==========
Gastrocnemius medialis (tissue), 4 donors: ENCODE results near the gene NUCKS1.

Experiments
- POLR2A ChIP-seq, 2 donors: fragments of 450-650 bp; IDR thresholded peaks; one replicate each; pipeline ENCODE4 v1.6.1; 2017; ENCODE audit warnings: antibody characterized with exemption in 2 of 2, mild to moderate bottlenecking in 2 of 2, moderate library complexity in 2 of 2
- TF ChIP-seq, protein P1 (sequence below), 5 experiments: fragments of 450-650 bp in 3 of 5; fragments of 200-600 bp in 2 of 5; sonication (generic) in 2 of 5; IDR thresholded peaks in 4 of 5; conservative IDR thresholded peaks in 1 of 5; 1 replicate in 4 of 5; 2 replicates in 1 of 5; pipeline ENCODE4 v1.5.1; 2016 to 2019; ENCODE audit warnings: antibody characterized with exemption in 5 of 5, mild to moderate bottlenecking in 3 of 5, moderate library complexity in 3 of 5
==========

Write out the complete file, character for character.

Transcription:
Gastrocnemius medialis (tissue), 4 donors: ENCODE results near the gene NUCKS1.

Experiments
- POLR2A ChIP-seq, 2 donors: fragments of 450-650 bp; IDR thresholded peaks; one replicate each; pipeline ENCODE4 v1.6.1; 2017; ENCODE audit warnings: antibody characterized with exemption in 2 of 2, mild to moderate bottlenecking in 2 of 2, moderate library complexity in 2 of 2
- TF ChIP-seq, protein P1 (sequence below), 5 experiments: fragments of 450-650 bp in 3 of 5; fragments of 200-600 bp in 2 of 5; sonication (generic) in 2 of 5; IDR thresholded peaks in 4 of 5; conservative IDR thresholded peaks in 1 of 5; 1 replicate in 4 of 5; 2 replicates in 1 of 5; pipeline ENCODE4 v1.5.1; 2016 to 2019; ENCODE audit warnings: antibody characterized with exemption in 5 of 5, mild to moderate bottlenecking in 3 of 5, moderate library complexity in 3 of 5